Americans are the largest consumers of hamburgers, eating 13 billion a year. Lined up, they’d circle the earth 32 times.

Along with ground beef, the perfect hamburger includes a bread bun covered with toasted sesame seeds.

In the 1920s, a young cook in Pasadena added a thin slice of cheese to the hamburger he was preparing. And behold: the cheeseburger was born.

In 1885 one of the first hamburger vendors would sing out: “Hamburgers, hamburgers, hamburgers hot; onions in the middle, pickle on top. Makes your lips go flippity flop”.

Harry Sperl sacrificed his Harley Davidson in order to transform it into a Burger Trike: the whole body is now in the shape of a hambuger.

Becoming widespread in the ‘80s, among the most popular fast food chains is McDonald’s – whose best-selling sandwich is the Big Mac.

In the early 1800s in the German port of Hamburg, the first beef meatballs were consumed. It was the Germans who brought hamburger into the United States.

The hamburger’s only true rival for the most beloved fast food is the hot dog. And even its original name, Frankfurter, evokes Germany.

It’s the most extravagant sauce that tops a hamburger, with ingredients like soy sauce, pineapple juice, rum, honey and mustard.

Because they’re often made with fat and preservatives, with a high calorie content, hamburgers have become the emblematic junk food.

The precious Japanese beef, Kobe, is the main protagonist of the world’s most expensive hamburger, which comes with truffle and foie gras, costs 5 thousand dollars and is served at a Las Vegas casino.

Hamburgers are also called “the Liberty sandwich”, because in the First World War, the American soldiers also called Sauerkraut “Liberty Cabbage” so they wouldn’t have to use the German word.

It was only in the 20th Century that meat grinders became widespread. Before that, they were made from wood and tin.

In the U.S. there are several days to pay hommage to this special steak, while May is considered the official month to celebrate both hamburger and barbecue steak.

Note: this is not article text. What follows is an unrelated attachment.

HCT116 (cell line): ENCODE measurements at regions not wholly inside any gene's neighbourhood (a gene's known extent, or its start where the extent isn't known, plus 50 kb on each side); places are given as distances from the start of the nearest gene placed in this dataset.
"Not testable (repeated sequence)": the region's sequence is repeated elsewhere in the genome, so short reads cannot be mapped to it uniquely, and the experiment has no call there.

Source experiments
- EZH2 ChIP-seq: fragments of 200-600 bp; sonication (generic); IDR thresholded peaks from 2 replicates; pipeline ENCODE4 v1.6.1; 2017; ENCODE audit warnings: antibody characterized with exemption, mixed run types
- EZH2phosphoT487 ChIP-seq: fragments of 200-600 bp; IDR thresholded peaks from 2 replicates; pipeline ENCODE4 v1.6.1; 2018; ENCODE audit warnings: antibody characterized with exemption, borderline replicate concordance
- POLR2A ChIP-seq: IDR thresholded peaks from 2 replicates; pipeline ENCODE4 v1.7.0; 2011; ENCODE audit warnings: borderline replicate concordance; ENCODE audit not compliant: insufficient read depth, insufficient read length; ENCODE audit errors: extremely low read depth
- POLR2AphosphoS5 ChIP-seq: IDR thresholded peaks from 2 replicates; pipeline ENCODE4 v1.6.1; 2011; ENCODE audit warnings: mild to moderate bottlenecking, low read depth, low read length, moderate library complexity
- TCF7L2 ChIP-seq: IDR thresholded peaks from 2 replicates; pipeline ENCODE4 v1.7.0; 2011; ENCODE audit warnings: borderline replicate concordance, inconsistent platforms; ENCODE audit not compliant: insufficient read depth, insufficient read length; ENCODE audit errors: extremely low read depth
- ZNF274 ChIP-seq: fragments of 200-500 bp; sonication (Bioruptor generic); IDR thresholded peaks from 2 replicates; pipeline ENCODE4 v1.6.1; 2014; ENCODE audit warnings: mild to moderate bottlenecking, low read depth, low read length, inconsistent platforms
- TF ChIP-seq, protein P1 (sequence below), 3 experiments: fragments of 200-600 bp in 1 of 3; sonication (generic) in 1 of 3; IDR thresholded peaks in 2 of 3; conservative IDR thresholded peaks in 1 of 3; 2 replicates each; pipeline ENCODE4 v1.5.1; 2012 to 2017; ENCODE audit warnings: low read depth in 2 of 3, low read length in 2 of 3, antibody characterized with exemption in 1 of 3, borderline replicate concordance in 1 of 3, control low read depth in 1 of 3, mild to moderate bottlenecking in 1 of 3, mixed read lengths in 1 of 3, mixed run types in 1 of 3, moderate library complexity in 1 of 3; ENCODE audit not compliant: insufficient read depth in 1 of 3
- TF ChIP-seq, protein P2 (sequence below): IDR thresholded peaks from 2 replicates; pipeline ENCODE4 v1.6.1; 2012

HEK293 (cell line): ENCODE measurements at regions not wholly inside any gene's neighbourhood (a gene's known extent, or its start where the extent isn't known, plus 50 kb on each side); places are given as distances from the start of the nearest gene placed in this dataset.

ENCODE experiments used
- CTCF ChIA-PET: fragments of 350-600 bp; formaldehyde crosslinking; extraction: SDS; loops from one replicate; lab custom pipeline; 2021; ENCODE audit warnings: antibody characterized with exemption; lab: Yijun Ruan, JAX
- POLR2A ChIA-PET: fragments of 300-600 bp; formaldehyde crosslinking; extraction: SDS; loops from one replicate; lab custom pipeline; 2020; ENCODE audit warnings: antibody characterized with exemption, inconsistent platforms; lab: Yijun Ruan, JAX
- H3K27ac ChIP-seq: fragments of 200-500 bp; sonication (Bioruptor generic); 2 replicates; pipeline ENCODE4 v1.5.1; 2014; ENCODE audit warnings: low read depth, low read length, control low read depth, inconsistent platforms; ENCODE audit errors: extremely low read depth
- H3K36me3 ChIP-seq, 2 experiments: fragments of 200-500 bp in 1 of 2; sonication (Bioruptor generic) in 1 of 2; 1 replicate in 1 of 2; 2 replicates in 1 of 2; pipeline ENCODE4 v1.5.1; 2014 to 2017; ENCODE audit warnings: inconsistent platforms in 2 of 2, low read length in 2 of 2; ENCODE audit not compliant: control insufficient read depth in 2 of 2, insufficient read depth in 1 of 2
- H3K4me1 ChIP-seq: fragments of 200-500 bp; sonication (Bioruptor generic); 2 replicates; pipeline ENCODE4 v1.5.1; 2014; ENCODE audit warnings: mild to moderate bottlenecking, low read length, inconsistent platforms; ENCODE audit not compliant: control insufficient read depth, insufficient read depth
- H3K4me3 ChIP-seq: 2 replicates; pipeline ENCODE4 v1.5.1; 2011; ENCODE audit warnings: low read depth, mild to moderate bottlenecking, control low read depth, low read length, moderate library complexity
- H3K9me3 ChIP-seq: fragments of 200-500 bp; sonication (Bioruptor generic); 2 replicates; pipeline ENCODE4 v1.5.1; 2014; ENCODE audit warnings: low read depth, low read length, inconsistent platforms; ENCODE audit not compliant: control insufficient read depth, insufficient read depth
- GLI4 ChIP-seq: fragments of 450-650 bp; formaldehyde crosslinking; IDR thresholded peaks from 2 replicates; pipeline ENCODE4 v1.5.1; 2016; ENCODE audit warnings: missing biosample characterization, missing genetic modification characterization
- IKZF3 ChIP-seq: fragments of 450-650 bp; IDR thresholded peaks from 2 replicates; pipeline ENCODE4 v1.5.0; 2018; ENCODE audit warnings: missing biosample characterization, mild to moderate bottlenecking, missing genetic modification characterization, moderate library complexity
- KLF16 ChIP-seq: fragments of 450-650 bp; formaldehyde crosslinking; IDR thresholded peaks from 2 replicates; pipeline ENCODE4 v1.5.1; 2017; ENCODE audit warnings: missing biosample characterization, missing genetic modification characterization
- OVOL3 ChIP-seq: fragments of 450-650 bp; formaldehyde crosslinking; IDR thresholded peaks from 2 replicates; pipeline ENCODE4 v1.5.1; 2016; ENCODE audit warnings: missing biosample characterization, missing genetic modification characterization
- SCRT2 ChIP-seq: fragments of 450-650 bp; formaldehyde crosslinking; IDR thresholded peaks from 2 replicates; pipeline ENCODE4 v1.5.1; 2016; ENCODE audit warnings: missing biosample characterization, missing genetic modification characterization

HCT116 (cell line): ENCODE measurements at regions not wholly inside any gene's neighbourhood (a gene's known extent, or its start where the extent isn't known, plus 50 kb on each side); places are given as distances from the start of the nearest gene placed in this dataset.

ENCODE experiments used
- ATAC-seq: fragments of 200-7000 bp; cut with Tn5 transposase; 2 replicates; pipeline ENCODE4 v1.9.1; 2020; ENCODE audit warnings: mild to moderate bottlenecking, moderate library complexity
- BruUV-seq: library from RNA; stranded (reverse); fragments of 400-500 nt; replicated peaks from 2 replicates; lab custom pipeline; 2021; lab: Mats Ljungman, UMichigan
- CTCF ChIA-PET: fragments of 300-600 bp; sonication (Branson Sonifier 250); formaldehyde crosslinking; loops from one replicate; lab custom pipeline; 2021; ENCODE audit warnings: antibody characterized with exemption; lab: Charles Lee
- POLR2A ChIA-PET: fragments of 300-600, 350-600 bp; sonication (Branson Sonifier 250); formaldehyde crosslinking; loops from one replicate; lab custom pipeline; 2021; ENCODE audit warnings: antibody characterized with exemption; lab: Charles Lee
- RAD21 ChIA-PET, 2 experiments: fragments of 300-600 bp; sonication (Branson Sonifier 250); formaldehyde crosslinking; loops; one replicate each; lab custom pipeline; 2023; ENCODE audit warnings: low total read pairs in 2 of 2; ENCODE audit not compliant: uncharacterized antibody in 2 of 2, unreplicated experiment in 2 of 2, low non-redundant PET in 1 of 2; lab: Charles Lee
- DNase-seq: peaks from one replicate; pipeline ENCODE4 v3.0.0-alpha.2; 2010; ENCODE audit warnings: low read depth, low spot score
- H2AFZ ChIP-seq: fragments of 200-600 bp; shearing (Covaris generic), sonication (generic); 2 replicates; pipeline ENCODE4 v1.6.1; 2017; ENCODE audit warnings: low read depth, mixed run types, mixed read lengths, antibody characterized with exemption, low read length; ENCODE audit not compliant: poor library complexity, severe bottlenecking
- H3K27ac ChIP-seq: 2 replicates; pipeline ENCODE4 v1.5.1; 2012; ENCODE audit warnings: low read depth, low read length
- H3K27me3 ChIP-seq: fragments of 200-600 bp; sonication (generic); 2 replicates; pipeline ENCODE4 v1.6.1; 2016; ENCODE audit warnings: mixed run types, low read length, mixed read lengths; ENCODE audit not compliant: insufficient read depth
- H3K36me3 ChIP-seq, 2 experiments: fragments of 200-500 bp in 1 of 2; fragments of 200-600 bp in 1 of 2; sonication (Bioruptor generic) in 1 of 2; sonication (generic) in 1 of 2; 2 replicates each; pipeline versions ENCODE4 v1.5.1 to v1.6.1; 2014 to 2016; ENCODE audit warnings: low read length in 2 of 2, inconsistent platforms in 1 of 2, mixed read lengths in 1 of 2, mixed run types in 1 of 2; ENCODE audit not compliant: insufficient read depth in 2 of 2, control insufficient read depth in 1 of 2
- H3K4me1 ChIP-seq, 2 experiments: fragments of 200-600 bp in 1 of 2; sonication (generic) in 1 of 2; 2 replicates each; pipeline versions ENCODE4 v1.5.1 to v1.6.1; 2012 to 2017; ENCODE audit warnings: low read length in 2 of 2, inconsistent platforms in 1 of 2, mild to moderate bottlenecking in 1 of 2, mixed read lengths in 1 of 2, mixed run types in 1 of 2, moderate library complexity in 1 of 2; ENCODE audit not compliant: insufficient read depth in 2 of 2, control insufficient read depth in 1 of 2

Sliced onion and tomatoes, a lettuce leaf, and a variety of sauces like mustard, mayonnaise and ketchup are the common toppings for the world’s most famous sandwich.

The most gluttonous cartoon hamburger fan is Poldo (J. Wellington Wimpy), from the Popeye show.

This is the price in euro for a test-tube hamburger, made from artificial meat, perfected after years of research in Holland. It was first cooked by the 3-starred Michelin British chef, Heston Blumenthal.

The Big Mac was introduced in 1968. The price was 49 cents. In

1999 there were more than 25,000 McDonald's in 115 countries.
Hamburgers and Cheeseburgers comprise 71% of the beef servings in commercial restaurants. (2001)

Burgers account for 40% of all sandwiches sold. (2001)

8.2 Billion burgers were served in commercial restaurants in 2001.

65% of all hamburgers and cheeseburgers are consumed away from home. (2001)

The record for the largest hamburger is in Seymour, Wisconsin in 1989 and that the weight was over 5000 lbs. To this day it is uncontested.

The Hamburger hall of fame is located in Seymour, Wisconsin.

Denny's Beer Barrel Pub in Clearfield, Pennsylvania has offered a 6 pound hamburger, named Ye Olde 96er (6 pounds = 96 ounces) since 1998. It comes garnished with 2 whole tomatoes, 1/2 head of lettuce, 12 slices of American cheese, a cup of peppers, 2 whole onions, plus large quantities of mayonnaise, ketchup and mustard. No one has been able to finish one. (see picture at right -->)

Liberty Cabbage was the alternative name created during World War I, used to refer to Sauerkraut, to avoid using words from the enemies language. A hamburger was referred to as a 'Liberty Sandwich,' and German Measles were 'Liberty Measles.'

On average, Americans eat 3 hamburgers a week.

June is the biggest month for beef sales in restaurants, with nearly 800 million pounds of beef consumed in this month alone in 2005.

White Castle was America’s first fast-food hamburger chain.

In 1921, a burger from America’s first fast-food restaurant cost 5 cents.

The best way to cook and serve a hamburger is medium rare: crispy outside and pink inside.

In Italy, hamburgers are also called “Swiss” because this kind of beef often comes from that neighboring country.

The first popular hamburger critic was the writer Upton Sinclair, in his 1900 novel “The Jungle” in which he denounced the terrible conditions in Chicago slaughterhouses.

It's the New York fast food chain that launched the hamburger with the “fifth” taste, Umami.

Instead of meat, vegetarian hamburgers are made with soy, special chickpea patties, or else various mixtures of legumes and spices.

The Walla Walla Washington newspaper was the first, in 1889, to report on the existence of the hamburger.

There’s a very flavourful sauce called “x-tra cheese”, which mixes together American and Swiss cheeses.

The 96 oz hamburger is served in a pub in Pennsylvania, and comes garnished with 2 whole onions, 12 slices of cheese, half a head of lettuce and lots of sauce.

A delicious alternative to burgers can be grilled or fried zucchini slices served in a bun.

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